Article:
> Am I right that you basically wanted to say that when you update a KSA
> LEB, you make sure that the physical flash does not contain the old
> contents of this LEB? Would be nice to re-phrase.
>
> Side question - how do you do this?

Here I'm just spelling out atomic update, so nothing fancy except
leb_change() to replace the keys.

>
> > Thus, except while updating the KSA, only one copy of the
> > +data in the KSA is available on the storage medium.  When the file system is
> > +created, cryptographically-suitable random data is written from random_bytes()
> > +to each of the KSA's LEBs and all the keys are marked as unused. Purging
> > +writes new versions of the KSA LEBs using UBI's atomic update feature.
>
> Just a general question about: I guess you have to call ubi_sync() then
> to make sure the old version is actually erased, right?

There was an ioctl I think I was using, but I suspect ubi_sync is
more elegant. Is it already performed after UBIFS commit?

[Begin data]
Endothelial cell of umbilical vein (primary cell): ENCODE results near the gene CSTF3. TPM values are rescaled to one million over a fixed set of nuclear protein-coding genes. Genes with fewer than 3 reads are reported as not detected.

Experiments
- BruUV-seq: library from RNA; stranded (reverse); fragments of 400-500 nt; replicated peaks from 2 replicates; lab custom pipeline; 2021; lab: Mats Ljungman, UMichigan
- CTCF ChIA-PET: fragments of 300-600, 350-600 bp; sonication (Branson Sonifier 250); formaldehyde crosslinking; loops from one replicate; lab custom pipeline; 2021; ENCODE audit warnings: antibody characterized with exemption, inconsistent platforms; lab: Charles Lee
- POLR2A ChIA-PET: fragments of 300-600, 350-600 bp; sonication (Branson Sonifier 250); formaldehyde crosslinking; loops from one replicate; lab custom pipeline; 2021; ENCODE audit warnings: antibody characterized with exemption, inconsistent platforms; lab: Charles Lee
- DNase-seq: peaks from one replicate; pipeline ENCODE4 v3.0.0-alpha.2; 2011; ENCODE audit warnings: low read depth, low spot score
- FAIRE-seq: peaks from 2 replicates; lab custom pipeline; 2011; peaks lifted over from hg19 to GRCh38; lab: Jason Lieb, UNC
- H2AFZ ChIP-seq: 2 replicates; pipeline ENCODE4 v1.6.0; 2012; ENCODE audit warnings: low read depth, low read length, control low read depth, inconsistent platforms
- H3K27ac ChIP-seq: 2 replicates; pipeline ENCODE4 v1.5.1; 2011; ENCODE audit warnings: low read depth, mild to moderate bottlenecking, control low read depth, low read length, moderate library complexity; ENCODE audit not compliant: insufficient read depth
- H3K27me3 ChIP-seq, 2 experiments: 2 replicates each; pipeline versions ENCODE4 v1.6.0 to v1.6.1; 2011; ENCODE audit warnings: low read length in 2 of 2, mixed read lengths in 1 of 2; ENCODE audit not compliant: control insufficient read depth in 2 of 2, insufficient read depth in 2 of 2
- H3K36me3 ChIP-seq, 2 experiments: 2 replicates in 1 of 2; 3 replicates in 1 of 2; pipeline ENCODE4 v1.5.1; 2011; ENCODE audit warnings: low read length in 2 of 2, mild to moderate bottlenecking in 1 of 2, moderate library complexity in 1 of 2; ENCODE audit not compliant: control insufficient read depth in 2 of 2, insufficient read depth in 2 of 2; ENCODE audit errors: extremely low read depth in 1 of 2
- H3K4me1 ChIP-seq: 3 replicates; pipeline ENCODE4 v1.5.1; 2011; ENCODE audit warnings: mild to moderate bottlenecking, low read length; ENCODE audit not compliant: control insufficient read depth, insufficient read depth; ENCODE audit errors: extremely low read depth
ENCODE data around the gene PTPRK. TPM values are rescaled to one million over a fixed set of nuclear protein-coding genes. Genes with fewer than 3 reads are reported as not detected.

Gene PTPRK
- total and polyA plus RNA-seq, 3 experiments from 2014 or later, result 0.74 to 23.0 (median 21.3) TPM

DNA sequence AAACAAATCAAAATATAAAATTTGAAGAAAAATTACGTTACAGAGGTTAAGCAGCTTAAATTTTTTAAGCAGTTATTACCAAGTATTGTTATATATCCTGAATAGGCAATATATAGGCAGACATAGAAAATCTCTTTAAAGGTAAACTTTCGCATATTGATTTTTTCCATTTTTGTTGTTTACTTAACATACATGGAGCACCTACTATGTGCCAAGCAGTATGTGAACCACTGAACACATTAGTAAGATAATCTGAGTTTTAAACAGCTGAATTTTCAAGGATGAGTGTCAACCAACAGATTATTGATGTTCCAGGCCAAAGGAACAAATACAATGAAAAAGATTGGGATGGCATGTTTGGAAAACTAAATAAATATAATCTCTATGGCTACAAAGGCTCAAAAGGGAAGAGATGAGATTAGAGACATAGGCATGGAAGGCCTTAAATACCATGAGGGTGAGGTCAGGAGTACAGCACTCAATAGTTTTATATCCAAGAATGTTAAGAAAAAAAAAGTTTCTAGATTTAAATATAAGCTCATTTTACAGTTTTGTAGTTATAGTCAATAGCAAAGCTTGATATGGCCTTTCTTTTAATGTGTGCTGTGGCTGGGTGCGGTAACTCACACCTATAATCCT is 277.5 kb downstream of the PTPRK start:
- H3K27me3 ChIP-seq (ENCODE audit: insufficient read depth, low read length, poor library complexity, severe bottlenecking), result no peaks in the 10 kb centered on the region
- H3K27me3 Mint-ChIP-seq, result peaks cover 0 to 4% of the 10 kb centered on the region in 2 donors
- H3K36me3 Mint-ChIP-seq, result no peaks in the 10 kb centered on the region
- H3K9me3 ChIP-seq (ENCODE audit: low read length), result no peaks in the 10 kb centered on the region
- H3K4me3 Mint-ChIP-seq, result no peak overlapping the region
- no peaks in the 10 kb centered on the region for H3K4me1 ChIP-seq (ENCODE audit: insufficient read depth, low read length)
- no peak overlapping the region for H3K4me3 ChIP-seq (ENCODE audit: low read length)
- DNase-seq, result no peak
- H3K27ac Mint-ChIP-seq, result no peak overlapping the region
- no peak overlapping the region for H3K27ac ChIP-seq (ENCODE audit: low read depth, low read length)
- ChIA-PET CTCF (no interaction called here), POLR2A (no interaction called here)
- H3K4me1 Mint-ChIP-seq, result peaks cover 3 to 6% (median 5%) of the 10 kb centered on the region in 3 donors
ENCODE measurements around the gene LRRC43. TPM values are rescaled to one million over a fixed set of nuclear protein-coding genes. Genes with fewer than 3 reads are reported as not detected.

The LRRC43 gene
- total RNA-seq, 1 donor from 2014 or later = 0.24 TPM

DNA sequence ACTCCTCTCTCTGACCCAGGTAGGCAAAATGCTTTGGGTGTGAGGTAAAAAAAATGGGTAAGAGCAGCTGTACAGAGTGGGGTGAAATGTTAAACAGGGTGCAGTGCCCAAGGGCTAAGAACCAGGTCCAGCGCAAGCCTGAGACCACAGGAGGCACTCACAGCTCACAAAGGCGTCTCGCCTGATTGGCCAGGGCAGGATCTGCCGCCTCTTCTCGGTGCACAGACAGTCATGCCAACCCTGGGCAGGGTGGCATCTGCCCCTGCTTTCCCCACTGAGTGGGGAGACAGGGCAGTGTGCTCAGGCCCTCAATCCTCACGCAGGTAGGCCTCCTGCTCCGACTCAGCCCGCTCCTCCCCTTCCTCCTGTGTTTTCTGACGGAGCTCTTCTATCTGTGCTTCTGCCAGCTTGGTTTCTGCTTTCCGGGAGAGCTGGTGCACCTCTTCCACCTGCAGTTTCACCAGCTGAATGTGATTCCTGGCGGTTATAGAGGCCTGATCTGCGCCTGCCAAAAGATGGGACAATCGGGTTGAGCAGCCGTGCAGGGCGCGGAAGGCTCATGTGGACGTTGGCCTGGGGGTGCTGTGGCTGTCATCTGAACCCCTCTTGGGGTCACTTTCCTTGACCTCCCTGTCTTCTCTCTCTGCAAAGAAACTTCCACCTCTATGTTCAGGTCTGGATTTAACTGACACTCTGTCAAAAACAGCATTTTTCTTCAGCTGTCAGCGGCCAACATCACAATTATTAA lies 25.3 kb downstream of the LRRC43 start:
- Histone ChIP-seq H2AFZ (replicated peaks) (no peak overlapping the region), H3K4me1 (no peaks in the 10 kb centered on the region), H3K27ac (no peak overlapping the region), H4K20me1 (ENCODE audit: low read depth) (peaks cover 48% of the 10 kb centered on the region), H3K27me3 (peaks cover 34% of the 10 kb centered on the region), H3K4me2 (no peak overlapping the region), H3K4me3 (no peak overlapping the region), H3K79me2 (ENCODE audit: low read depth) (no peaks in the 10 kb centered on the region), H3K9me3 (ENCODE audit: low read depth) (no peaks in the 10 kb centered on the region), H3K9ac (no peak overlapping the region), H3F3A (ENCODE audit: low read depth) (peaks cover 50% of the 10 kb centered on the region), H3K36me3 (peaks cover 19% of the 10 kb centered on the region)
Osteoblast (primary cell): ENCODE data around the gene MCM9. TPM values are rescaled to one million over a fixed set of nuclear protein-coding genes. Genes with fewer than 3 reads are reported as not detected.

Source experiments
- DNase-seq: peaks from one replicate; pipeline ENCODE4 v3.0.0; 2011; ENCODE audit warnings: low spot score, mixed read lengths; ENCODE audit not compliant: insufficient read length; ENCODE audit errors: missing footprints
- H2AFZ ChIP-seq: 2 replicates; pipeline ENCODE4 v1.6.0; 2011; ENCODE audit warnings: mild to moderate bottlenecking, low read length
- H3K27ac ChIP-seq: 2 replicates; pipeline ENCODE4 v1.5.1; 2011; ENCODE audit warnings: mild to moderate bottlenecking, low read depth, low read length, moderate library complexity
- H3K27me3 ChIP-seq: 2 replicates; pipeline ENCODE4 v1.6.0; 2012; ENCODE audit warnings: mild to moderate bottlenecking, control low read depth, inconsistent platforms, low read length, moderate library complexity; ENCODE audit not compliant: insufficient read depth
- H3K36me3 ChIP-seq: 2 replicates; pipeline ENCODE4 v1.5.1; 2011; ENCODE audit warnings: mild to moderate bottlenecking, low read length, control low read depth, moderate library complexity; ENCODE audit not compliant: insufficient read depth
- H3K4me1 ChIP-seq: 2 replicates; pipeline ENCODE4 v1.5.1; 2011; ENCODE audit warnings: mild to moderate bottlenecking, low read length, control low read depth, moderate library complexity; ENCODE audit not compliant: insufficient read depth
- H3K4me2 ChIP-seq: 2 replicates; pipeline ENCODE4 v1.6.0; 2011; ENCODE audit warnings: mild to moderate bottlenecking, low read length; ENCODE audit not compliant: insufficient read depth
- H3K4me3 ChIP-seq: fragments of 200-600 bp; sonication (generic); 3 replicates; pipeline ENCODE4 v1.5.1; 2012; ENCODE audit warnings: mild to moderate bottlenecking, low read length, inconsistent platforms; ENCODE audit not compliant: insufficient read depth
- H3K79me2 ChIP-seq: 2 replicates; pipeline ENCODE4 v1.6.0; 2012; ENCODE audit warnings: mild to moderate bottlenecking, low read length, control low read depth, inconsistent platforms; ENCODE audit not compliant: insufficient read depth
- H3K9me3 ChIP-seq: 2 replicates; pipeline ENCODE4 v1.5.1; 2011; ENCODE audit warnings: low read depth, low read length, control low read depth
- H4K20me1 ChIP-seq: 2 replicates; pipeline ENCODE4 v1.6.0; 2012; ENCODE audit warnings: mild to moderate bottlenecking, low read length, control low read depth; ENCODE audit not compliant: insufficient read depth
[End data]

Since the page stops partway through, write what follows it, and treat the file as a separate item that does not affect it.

>
> Read this far, and have 2 big questions:
>
> 1. How keys are marked as deleted (I guess in some in-memory data
> structure)
> 2. When deleted keys are removed from the medium (probably on commit?)

1. Yeah, 2bit for key state
2. During commit, the KSA LEBs are rewritten.

>
> I guess I'll find the answers below.
>
> > +When a new data node is written to the storage medium, an unused key is
> > +selected from the KSA and its position is written to the data node's header.
>
> Questions arises - how the key is selected?

Assigns the next unused key and keeps track of where it was to search
onwards.

>
> > +The keys are in a protected area of the file system, so only users with root
> > +access to the storage medium are capable of reading the keys that encrypt
> > +data.
>
> Hmm, what is the protected area? What prevents anyone from reading them
> by finding them in /dev/ubiX_Y or /dev/mtdZ ?